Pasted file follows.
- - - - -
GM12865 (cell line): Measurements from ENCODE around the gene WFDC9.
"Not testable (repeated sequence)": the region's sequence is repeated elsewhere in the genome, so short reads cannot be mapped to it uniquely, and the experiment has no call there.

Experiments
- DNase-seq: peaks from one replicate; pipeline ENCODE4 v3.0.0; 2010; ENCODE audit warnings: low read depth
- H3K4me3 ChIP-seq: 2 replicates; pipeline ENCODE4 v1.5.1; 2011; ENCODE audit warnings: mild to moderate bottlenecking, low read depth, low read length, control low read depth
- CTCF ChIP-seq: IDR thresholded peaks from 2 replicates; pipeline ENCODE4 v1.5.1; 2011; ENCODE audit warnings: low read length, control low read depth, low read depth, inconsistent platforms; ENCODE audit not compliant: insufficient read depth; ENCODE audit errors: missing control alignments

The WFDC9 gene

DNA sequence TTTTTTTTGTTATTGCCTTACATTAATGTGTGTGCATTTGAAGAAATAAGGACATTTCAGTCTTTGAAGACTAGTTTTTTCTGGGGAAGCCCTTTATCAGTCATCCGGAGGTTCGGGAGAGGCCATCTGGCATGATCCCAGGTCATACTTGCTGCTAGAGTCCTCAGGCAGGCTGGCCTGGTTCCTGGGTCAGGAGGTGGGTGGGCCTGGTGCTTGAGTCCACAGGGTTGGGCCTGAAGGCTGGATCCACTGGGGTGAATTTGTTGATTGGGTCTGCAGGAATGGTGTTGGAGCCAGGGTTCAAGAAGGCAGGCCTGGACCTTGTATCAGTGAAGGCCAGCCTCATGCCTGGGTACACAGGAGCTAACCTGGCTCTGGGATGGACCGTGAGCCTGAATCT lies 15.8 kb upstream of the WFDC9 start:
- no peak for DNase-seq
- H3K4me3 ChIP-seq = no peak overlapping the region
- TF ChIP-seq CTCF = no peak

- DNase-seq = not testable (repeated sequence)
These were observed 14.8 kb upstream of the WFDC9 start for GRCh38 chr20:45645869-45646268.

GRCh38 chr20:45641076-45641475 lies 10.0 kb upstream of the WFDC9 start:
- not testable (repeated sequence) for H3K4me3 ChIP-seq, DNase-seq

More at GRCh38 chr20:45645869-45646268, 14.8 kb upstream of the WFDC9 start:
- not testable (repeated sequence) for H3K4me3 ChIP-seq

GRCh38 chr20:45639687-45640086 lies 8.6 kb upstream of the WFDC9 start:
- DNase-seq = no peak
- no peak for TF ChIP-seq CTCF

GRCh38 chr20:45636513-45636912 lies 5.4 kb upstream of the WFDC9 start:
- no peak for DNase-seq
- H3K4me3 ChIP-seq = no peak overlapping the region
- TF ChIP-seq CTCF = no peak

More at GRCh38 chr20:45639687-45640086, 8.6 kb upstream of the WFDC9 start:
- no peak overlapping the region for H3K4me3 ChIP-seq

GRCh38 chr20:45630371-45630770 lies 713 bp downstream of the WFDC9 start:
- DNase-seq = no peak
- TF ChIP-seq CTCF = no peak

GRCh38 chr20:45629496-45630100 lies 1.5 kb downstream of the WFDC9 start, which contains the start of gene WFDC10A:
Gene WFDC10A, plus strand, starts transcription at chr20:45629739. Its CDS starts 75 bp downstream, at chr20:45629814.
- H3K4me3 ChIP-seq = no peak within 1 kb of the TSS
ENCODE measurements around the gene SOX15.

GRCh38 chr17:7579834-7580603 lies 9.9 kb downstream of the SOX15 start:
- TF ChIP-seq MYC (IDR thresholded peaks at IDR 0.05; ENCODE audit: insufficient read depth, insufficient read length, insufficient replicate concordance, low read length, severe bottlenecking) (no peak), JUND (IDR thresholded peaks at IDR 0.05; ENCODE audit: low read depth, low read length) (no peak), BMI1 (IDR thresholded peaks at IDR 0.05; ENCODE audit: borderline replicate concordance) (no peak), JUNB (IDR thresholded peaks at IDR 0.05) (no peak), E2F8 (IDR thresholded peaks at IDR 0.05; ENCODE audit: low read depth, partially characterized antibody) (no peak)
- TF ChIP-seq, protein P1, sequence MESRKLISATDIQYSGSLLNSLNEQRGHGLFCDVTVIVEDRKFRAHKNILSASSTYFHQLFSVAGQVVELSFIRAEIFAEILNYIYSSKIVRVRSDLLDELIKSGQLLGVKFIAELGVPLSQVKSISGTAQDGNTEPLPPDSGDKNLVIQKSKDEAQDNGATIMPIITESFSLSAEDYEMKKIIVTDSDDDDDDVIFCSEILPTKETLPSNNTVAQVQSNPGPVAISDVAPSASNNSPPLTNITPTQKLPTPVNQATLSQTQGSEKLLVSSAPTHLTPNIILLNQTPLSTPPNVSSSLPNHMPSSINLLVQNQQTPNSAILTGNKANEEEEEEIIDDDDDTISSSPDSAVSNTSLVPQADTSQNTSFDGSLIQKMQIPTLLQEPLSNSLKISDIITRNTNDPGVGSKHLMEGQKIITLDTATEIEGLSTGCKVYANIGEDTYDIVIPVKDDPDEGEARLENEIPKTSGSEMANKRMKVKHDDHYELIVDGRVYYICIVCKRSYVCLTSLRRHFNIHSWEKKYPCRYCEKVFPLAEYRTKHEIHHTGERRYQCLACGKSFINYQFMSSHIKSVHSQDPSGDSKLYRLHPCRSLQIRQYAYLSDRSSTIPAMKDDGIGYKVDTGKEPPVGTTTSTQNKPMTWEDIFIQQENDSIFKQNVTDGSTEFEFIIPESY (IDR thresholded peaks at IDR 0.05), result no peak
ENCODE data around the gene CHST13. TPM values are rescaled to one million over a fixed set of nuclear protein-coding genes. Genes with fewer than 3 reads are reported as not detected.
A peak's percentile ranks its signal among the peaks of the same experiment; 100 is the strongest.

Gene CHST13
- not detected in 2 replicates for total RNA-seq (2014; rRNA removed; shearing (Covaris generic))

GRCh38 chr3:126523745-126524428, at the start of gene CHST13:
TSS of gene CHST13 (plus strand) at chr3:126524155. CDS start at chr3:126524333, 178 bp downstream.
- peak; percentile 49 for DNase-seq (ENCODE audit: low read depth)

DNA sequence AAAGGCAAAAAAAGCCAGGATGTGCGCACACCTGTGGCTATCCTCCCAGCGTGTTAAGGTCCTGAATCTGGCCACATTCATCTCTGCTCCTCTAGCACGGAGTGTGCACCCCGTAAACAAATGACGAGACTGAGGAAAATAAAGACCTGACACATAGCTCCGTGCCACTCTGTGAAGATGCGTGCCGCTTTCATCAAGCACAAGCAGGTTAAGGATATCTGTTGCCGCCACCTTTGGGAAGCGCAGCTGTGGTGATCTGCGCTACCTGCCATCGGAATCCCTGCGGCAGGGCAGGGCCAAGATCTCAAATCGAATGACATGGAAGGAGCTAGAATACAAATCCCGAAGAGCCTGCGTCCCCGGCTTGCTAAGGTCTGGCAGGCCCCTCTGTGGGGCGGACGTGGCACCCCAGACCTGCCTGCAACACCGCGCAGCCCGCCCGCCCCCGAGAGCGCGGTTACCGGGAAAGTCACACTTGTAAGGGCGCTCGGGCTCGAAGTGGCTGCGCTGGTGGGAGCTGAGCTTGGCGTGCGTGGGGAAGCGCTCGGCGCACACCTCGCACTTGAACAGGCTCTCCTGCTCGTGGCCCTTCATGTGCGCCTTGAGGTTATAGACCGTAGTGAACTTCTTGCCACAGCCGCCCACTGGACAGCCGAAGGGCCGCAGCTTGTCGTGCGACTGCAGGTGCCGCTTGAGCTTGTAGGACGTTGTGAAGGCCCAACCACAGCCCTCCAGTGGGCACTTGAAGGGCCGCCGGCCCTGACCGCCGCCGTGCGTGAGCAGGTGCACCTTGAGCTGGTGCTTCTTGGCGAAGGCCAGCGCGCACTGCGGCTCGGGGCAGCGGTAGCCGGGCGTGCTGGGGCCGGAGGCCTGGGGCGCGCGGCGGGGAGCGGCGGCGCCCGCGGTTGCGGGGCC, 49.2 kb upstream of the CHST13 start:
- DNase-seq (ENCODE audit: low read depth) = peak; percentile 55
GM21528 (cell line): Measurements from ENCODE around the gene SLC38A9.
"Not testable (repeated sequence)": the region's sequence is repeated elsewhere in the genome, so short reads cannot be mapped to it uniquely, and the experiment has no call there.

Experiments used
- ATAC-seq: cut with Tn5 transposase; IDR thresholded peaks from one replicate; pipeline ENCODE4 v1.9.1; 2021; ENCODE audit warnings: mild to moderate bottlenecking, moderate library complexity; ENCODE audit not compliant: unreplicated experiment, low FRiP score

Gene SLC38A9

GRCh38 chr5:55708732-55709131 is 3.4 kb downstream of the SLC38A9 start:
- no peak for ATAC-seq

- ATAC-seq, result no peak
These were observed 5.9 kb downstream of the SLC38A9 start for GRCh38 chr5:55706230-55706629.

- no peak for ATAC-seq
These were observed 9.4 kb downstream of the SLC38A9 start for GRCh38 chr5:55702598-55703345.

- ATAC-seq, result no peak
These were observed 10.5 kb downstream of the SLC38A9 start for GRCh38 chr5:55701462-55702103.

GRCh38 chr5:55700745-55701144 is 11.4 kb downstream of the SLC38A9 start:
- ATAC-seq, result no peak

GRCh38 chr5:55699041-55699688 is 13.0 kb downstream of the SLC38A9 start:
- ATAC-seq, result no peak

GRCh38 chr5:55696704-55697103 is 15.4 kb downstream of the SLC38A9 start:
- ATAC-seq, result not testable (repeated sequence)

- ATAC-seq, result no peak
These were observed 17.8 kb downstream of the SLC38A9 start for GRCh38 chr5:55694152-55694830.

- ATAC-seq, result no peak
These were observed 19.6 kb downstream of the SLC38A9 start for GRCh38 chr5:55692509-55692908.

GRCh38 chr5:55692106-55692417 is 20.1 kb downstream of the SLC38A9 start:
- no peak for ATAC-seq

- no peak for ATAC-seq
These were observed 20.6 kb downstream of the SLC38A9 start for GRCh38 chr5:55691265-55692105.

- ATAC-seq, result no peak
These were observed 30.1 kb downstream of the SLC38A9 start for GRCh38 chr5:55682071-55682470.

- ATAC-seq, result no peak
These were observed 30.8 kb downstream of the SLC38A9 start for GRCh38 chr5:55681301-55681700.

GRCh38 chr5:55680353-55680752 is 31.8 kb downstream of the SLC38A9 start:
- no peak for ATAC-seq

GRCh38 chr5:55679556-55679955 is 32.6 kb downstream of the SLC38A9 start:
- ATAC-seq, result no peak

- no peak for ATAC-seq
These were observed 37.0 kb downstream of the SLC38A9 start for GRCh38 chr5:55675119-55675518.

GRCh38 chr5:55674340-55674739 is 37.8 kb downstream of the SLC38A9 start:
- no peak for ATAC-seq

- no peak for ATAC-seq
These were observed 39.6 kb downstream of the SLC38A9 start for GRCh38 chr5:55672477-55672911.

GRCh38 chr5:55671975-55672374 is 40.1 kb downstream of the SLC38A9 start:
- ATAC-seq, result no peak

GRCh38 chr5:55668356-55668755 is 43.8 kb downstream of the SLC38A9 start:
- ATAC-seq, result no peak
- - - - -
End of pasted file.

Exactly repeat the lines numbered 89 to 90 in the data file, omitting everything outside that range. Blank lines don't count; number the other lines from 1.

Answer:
GRCh38 chr5:55668356-55668755 is 43.8 kb downstream of the SLC38A9 start:
- ATAC-seq, result no peak